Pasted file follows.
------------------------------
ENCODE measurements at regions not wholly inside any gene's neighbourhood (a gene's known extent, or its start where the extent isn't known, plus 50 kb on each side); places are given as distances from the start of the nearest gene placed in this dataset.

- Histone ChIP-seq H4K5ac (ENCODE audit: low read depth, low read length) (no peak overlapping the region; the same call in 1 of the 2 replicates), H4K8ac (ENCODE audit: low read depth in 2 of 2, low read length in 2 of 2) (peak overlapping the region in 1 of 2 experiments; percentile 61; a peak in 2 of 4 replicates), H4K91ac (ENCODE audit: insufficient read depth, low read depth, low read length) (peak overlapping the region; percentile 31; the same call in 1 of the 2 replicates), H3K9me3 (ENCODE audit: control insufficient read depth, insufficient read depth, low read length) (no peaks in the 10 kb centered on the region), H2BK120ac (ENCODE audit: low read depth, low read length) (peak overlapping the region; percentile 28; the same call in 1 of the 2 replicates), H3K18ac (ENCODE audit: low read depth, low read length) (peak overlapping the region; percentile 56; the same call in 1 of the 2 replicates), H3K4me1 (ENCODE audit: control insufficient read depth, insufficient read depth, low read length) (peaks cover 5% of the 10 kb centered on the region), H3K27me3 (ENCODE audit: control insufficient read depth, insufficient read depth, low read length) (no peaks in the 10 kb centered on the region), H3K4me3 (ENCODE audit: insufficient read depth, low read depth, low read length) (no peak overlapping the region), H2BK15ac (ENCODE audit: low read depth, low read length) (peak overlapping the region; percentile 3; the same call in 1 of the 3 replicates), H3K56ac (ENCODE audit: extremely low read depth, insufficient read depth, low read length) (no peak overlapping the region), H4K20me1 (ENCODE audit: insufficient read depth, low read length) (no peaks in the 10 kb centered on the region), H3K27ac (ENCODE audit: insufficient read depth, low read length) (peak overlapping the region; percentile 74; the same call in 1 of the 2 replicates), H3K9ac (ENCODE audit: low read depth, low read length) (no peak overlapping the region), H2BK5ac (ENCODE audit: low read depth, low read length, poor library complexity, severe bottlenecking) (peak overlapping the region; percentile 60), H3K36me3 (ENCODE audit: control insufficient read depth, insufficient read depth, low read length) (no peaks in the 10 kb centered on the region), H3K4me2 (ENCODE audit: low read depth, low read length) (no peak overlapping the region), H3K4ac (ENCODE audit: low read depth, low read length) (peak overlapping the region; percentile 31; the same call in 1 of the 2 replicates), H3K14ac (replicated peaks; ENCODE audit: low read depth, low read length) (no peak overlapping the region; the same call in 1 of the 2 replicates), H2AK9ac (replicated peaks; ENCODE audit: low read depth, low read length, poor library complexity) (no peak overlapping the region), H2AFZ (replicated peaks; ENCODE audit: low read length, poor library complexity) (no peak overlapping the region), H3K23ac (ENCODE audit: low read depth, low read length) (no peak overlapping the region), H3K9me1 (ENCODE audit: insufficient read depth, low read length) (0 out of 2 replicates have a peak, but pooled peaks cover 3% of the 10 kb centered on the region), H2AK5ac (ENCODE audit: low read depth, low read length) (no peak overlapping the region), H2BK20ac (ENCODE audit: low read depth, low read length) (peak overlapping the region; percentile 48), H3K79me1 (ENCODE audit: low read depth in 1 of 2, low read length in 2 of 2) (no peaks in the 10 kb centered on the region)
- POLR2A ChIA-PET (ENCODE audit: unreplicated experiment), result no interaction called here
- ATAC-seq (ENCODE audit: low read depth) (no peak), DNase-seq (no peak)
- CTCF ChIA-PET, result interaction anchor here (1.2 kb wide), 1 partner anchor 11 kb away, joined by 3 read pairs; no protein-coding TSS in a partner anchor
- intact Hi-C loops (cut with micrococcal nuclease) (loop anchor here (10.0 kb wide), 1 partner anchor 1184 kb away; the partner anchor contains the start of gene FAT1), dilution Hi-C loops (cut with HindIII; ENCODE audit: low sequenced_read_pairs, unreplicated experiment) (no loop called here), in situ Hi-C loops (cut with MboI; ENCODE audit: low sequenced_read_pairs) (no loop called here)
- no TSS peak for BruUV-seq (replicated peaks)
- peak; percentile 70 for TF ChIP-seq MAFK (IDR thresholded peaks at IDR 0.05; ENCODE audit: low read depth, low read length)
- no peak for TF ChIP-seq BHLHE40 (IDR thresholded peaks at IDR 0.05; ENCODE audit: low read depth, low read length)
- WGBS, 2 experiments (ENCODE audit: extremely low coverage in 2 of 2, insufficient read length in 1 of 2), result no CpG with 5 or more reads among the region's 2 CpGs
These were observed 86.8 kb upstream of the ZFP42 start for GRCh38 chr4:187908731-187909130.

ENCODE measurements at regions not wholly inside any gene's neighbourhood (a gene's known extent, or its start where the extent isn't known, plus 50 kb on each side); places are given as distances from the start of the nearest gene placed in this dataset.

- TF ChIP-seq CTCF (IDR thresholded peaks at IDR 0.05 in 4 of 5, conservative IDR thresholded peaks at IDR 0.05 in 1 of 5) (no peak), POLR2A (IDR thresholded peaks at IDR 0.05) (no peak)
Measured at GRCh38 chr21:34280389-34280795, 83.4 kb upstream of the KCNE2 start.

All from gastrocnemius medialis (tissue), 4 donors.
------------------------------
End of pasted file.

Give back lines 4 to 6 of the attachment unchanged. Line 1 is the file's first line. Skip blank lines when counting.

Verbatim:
- ATAC-seq (ENCODE audit: low read depth) (no peak), DNase-seq (no peak)
- CTCF ChIA-PET, result interaction anchor here (1.2 kb wide), 1 partner anchor 11 kb away, joined by 3 read pairs; no protein-coding TSS in a partner anchor
- intact Hi-C loops (cut with micrococcal nuclease) (loop anchor here (10.0 kb wide), 1 partner anchor 1184 kb away; the partner anchor contains the start of gene FAT1), dilution Hi-C loops (cut with HindIII; ENCODE audit: low sequenced_read_pairs, unreplicated experiment) (no loop called here), in situ Hi-C loops (cut with MboI; ENCODE audit: low sequenced_read_pairs) (no loop called here)